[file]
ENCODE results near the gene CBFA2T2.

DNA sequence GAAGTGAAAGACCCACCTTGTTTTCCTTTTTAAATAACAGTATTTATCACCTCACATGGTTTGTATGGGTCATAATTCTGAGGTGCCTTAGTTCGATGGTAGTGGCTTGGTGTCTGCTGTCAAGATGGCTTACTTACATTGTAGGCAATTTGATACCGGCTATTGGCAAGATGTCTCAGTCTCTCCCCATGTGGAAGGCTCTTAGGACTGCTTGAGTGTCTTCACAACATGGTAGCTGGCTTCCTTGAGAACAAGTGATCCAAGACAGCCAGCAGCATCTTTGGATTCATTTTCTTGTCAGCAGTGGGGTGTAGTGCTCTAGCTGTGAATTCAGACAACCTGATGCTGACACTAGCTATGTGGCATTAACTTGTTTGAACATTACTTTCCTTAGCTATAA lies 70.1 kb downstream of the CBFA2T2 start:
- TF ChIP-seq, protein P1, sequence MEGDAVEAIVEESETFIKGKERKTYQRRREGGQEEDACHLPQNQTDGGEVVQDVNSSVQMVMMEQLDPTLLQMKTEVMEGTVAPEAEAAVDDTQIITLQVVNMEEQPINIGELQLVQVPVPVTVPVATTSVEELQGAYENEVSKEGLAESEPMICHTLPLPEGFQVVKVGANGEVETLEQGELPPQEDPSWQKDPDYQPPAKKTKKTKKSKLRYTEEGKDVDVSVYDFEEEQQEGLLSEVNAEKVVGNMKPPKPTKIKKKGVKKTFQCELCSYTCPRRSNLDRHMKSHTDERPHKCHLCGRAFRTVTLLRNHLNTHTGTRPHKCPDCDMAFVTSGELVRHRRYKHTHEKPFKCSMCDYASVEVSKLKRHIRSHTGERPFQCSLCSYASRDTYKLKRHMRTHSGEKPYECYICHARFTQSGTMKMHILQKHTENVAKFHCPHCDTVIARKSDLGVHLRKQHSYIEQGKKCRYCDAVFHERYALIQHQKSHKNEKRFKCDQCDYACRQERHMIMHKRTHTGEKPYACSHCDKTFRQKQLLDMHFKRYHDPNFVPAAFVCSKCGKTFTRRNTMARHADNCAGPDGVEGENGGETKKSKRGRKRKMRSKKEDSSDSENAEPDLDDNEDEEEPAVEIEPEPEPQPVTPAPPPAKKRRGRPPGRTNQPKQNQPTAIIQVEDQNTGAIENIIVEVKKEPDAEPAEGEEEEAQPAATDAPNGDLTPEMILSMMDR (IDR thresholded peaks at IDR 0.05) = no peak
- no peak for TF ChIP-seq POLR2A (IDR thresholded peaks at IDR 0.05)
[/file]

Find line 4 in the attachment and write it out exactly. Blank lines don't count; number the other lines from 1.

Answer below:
- no peak for TF ChIP-seq POLR2A (IDR thresholded peaks at IDR 0.05)